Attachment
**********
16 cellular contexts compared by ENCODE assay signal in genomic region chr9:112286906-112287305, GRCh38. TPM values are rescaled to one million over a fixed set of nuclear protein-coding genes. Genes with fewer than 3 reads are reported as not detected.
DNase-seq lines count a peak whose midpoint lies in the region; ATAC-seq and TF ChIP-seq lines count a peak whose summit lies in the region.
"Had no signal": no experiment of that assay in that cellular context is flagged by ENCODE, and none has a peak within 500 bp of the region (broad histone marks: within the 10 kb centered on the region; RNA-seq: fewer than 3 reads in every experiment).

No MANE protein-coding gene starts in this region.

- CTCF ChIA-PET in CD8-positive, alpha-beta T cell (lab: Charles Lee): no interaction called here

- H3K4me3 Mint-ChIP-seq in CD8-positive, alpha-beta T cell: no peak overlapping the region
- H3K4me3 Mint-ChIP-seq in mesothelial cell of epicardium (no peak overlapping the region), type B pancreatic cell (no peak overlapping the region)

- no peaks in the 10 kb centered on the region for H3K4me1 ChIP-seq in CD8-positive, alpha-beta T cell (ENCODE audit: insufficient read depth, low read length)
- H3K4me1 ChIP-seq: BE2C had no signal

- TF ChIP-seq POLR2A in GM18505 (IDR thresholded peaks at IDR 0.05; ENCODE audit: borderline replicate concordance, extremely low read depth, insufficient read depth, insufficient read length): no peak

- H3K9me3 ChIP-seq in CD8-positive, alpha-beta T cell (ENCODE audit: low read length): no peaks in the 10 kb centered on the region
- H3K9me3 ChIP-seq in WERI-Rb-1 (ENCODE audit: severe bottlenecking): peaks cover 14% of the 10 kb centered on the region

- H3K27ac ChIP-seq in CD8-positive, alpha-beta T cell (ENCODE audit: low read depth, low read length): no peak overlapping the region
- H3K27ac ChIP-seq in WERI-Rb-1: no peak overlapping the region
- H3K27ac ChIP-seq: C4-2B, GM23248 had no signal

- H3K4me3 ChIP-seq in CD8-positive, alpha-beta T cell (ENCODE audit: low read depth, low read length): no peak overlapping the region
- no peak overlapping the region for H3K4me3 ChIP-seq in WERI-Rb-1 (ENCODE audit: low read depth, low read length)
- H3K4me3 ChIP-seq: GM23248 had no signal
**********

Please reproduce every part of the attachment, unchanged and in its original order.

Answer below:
16 cellular contexts compared by ENCODE assay signal in genomic region chr9:112286906-112287305, GRCh38. TPM values are rescaled to one million over a fixed set of nuclear protein-coding genes. Genes with fewer than 3 reads are reported as not detected.
DNase-seq lines count a peak whose midpoint lies in the region; ATAC-seq and TF ChIP-seq lines count a peak whose summit lies in the region.
"Had no signal": no experiment of that assay in that cellular context is flagged by ENCODE, and none has a peak within 500 bp of the region (broad histone marks: within the 10 kb centered on the region; RNA-seq: fewer than 3 reads in every experiment).

No MANE protein-coding gene starts in this region.

- CTCF ChIA-PET in CD8-positive, alpha-beta T cell (lab: Charles Lee): no interaction called here

- H3K4me3 Mint-ChIP-seq in CD8-positive, alpha-beta T cell: no peak overlapping the region
- H3K4me3 Mint-ChIP-seq in mesothelial cell of epicardium (no peak overlapping the region), type B pancreatic cell (no peak overlapping the region)

- no peaks in the 10 kb centered on the region for H3K4me1 ChIP-seq in CD8-positive, alpha-beta T cell (ENCODE audit: insufficient read depth, low read length)
- H3K4me1 ChIP-seq: BE2C had no signal

- TF ChIP-seq POLR2A in GM18505 (IDR thresholded peaks at IDR 0.05; ENCODE audit: borderline replicate concordance, extremely low read depth, insufficient read depth, insufficient read length): no peak

- H3K9me3 ChIP-seq in CD8-positive, alpha-beta T cell (ENCODE audit: low read length): no peaks in the 10 kb centered on the region
- H3K9me3 ChIP-seq in WERI-Rb-1 (ENCODE audit: severe bottlenecking): peaks cover 14% of the 10 kb centered on the region

- H3K27ac ChIP-seq in CD8-positive, alpha-beta T cell (ENCODE audit: low read depth, low read length): no peak overlapping the region
- H3K27ac ChIP-seq in WERI-Rb-1: no peak overlapping the region
- H3K27ac ChIP-seq: C4-2B, GM23248 had no signal

- H3K4me3 ChIP-seq in CD8-positive, alpha-beta T cell (ENCODE audit: low read depth, low read length): no peak overlapping the region
- no peak overlapping the region for H3K4me3 ChIP-seq in WERI-Rb-1 (ENCODE audit: low read depth, low read length)
- H3K4me3 ChIP-seq: GM23248 had no signal